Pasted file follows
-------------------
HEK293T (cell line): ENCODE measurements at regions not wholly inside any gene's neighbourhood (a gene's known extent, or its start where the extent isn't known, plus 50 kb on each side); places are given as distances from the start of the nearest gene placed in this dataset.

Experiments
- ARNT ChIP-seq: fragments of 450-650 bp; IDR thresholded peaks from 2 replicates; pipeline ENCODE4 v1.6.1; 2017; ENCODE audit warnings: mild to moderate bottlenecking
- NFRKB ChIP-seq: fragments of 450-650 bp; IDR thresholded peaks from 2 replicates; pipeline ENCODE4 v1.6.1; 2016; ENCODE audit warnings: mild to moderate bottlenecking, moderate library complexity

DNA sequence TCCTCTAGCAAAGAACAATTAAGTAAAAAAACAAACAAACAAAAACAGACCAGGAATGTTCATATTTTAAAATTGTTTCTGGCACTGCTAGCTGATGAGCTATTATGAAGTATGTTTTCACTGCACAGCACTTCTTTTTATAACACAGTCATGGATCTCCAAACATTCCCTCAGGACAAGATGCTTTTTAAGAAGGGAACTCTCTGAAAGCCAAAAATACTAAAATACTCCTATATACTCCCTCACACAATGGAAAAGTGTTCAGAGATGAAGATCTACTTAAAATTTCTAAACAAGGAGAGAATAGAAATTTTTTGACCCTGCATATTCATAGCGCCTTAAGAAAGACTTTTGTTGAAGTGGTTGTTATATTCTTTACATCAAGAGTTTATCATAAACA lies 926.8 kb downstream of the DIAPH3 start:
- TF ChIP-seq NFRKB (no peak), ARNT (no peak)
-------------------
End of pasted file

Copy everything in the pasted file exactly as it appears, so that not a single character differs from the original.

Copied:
HEK293T (cell line): ENCODE measurements at regions not wholly inside any gene's neighbourhood (a gene's known extent, or its start where the extent isn't known, plus 50 kb on each side); places are given as distances from the start of the nearest gene placed in this dataset.

Experiments
- ARNT ChIP-seq: fragments of 450-650 bp; IDR thresholded peaks from 2 replicates; pipeline ENCODE4 v1.6.1; 2017; ENCODE audit warnings: mild to moderate bottlenecking
- NFRKB ChIP-seq: fragments of 450-650 bp; IDR thresholded peaks from 2 replicates; pipeline ENCODE4 v1.6.1; 2016; ENCODE audit warnings: mild to moderate bottlenecking, moderate library complexity

DNA sequence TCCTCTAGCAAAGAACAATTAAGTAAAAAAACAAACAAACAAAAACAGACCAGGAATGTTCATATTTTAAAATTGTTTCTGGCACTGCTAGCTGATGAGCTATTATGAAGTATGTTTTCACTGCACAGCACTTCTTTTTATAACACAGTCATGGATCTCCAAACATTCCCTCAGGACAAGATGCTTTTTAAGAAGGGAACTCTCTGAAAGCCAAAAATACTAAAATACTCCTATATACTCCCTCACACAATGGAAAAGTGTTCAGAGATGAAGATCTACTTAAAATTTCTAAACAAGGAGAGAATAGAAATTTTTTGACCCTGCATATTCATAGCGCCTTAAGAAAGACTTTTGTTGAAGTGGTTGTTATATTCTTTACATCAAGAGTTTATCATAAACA lies 926.8 kb downstream of the DIAPH3 start:
- TF ChIP-seq NFRKB (no peak), ARNT (no peak)